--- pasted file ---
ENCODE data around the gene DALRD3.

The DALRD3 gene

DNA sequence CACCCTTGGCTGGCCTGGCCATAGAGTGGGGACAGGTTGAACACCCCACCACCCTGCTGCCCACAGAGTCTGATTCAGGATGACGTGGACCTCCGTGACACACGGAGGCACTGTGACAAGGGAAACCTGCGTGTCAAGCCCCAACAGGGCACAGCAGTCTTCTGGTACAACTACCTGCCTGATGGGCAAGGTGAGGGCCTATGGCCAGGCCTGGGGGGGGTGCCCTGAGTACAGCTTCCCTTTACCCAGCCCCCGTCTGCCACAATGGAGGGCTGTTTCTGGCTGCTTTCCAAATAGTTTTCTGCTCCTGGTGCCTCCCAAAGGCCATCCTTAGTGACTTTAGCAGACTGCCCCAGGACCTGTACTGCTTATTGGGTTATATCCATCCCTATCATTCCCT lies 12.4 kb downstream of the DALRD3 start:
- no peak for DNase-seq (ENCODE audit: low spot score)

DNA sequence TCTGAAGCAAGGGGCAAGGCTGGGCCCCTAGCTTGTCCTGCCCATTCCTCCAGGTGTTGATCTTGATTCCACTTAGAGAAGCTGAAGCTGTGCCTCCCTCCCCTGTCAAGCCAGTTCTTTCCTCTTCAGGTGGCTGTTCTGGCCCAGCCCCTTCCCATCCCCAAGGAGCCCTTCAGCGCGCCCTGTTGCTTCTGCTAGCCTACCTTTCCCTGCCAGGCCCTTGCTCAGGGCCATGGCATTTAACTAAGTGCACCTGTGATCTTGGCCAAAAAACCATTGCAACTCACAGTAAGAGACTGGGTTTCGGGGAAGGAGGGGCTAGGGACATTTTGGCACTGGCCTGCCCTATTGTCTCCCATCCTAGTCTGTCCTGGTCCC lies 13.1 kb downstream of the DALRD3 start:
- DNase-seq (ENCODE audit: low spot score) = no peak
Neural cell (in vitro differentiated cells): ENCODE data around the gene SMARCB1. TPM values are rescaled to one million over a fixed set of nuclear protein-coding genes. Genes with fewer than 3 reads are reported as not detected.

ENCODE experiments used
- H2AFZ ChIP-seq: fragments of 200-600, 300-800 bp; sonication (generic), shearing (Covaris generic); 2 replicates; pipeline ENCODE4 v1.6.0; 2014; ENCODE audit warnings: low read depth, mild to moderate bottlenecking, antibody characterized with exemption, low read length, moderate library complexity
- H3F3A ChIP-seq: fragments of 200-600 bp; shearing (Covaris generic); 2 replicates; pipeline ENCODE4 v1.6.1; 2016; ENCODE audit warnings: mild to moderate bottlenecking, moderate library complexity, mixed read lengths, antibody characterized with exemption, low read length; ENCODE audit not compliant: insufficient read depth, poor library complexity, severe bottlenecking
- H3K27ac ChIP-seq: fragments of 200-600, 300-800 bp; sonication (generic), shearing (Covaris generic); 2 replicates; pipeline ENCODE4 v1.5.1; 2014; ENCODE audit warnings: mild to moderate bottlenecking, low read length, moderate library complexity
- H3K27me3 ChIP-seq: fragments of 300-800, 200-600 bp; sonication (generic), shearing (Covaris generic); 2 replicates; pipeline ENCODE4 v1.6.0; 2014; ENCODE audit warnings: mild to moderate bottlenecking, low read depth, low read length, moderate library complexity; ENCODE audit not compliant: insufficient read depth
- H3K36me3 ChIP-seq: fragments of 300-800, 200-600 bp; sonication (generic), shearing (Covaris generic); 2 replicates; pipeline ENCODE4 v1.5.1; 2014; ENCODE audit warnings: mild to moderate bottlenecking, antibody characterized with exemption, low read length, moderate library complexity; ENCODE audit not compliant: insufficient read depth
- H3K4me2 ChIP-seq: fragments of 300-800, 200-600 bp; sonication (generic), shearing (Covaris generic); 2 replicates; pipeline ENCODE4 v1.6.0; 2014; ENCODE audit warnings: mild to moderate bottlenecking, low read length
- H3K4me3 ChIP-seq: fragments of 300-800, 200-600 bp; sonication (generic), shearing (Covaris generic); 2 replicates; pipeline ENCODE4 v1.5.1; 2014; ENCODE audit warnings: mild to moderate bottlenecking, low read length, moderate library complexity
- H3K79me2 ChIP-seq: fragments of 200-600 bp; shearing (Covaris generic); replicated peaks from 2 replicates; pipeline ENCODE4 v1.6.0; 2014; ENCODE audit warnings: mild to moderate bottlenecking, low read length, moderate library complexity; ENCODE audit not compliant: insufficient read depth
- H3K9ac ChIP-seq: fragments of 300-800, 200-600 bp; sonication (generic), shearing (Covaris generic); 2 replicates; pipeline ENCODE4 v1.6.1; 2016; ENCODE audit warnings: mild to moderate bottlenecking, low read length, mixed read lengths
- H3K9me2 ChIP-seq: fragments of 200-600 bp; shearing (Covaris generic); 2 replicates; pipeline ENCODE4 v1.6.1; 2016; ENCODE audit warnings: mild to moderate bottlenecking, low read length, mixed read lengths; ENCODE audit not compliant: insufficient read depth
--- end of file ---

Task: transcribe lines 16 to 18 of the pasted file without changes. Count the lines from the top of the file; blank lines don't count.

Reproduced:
- H3K79me2 ChIP-seq: fragments of 200-600 bp; shearing (Covaris generic); replicated peaks from 2 replicates; pipeline ENCODE4 v1.6.0; 2014; ENCODE audit warnings: mild to moderate bottlenecking, low read length, moderate library complexity; ENCODE audit not compliant: insufficient read depth
- H3K9ac ChIP-seq: fragments of 300-800, 200-600 bp; sonication (generic), shearing (Covaris generic); 2 replicates; pipeline ENCODE4 v1.6.1; 2016; ENCODE audit warnings: mild to moderate bottlenecking, low read length, mixed read lengths
- H3K9me2 ChIP-seq: fragments of 200-600 bp; shearing (Covaris generic); 2 replicates; pipeline ENCODE4 v1.6.1; 2016; ENCODE audit warnings: mild to moderate bottlenecking, low read length, mixed read lengths; ENCODE audit not compliant: insufficient read depth